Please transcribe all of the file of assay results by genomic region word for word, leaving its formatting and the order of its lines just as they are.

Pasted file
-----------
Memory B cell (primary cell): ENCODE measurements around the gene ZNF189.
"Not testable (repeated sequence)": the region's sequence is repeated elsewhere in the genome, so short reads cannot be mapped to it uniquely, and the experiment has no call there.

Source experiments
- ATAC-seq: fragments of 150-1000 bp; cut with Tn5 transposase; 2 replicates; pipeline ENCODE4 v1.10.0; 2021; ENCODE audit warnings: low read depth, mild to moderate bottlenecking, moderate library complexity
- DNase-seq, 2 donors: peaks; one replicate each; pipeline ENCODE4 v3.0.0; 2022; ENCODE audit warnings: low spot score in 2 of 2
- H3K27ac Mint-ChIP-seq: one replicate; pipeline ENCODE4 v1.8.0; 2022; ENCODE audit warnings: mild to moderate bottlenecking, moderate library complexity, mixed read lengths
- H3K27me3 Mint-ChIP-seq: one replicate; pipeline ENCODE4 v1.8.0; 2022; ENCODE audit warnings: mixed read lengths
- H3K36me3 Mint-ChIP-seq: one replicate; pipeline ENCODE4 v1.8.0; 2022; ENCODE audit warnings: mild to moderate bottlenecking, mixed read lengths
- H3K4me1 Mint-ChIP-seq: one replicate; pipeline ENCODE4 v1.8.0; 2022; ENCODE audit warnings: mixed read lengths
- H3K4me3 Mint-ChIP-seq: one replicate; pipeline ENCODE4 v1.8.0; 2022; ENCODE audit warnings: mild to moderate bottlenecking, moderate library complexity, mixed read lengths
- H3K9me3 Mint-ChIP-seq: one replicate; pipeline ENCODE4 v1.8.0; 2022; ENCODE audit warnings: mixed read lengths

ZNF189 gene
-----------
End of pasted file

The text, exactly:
Memory B cell (primary cell): ENCODE measurements around the gene ZNF189.
"Not testable (repeated sequence)": the region's sequence is repeated elsewhere in the genome, so short reads cannot be mapped to it uniquely, and the experiment has no call there.

Source experiments
- ATAC-seq: fragments of 150-1000 bp; cut with Tn5 transposase; 2 replicates; pipeline ENCODE4 v1.10.0; 2021; ENCODE audit warnings: low read depth, mild to moderate bottlenecking, moderate library complexity
- DNase-seq, 2 donors: peaks; one replicate each; pipeline ENCODE4 v3.0.0; 2022; ENCODE audit warnings: low spot score in 2 of 2
- H3K27ac Mint-ChIP-seq: one replicate; pipeline ENCODE4 v1.8.0; 2022; ENCODE audit warnings: mild to moderate bottlenecking, moderate library complexity, mixed read lengths
- H3K27me3 Mint-ChIP-seq: one replicate; pipeline ENCODE4 v1.8.0; 2022; ENCODE audit warnings: mixed read lengths
- H3K36me3 Mint-ChIP-seq: one replicate; pipeline ENCODE4 v1.8.0; 2022; ENCODE audit warnings: mild to moderate bottlenecking, mixed read lengths
- H3K4me1 Mint-ChIP-seq: one replicate; pipeline ENCODE4 v1.8.0; 2022; ENCODE audit warnings: mixed read lengths
- H3K4me3 Mint-ChIP-seq: one replicate; pipeline ENCODE4 v1.8.0; 2022; ENCODE audit warnings: mild to moderate bottlenecking, moderate library complexity, mixed read lengths
- H3K9me3 Mint-ChIP-seq: one replicate; pipeline ENCODE4 v1.8.0; 2022; ENCODE audit warnings: mixed read lengths

ZNF189 gene